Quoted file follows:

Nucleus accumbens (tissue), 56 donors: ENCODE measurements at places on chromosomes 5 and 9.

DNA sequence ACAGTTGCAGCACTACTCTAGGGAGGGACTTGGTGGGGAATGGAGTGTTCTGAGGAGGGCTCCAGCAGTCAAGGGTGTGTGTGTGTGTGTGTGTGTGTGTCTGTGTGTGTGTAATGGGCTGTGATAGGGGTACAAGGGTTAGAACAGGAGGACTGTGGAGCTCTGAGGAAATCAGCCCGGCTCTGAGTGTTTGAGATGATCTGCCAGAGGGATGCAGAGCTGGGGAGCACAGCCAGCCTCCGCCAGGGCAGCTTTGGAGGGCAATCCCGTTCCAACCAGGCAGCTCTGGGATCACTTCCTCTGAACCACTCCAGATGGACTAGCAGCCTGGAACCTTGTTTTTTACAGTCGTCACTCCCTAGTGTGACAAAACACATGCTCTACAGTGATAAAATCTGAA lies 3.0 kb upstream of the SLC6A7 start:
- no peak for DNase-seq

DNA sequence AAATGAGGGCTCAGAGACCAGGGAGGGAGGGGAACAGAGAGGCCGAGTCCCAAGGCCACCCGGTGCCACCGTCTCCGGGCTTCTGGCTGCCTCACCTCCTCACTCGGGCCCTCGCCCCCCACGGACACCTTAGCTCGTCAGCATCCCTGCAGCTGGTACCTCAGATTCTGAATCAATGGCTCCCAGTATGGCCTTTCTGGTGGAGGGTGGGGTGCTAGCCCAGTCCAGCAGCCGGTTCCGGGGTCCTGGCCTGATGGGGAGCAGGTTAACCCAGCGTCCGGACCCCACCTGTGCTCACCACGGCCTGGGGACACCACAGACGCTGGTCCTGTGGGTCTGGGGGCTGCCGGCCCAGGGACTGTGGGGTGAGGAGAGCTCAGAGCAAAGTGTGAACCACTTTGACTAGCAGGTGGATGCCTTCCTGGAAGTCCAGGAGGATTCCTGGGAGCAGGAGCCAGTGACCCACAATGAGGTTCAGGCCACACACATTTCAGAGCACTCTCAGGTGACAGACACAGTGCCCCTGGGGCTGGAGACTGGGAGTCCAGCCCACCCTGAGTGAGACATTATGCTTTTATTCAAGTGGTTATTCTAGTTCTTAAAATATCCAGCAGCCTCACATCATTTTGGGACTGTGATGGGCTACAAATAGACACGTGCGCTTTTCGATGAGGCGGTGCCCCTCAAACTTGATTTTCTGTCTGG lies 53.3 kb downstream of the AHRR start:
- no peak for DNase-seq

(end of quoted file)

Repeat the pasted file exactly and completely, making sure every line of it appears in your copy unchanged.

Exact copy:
Nucleus accumbens (tissue), 56 donors: ENCODE measurements at places on chromosomes 5 and 9.

DNA sequence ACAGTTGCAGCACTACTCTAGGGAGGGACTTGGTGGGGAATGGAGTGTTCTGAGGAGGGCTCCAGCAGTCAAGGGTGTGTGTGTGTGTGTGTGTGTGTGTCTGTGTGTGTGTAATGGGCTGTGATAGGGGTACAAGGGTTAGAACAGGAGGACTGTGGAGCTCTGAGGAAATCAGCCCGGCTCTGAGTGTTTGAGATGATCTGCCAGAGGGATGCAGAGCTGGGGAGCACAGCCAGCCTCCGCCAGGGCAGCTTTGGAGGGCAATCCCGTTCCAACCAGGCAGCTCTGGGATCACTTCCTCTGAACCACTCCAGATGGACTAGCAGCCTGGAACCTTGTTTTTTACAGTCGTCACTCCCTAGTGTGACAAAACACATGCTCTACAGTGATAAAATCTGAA lies 3.0 kb upstream of the SLC6A7 start:
- no peak for DNase-seq

DNA sequence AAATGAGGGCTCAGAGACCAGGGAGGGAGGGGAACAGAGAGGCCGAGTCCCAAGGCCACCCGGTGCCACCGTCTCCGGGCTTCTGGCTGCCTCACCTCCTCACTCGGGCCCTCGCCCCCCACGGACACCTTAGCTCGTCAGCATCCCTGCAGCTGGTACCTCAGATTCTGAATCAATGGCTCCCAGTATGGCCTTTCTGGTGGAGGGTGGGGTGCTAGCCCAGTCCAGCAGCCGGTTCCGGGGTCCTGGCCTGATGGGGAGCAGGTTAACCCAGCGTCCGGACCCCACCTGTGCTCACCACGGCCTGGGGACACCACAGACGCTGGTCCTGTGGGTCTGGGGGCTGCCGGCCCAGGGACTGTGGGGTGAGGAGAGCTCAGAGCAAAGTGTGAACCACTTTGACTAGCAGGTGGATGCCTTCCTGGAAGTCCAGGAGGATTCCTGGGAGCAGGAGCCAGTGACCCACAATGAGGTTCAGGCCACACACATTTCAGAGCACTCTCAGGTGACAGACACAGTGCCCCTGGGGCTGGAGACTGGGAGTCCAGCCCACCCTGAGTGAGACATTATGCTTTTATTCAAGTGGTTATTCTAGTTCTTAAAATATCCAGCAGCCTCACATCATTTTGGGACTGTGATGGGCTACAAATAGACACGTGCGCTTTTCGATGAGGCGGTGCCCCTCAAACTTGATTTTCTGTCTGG lies 53.3 kb downstream of the AHRR start:
- no peak for DNase-seq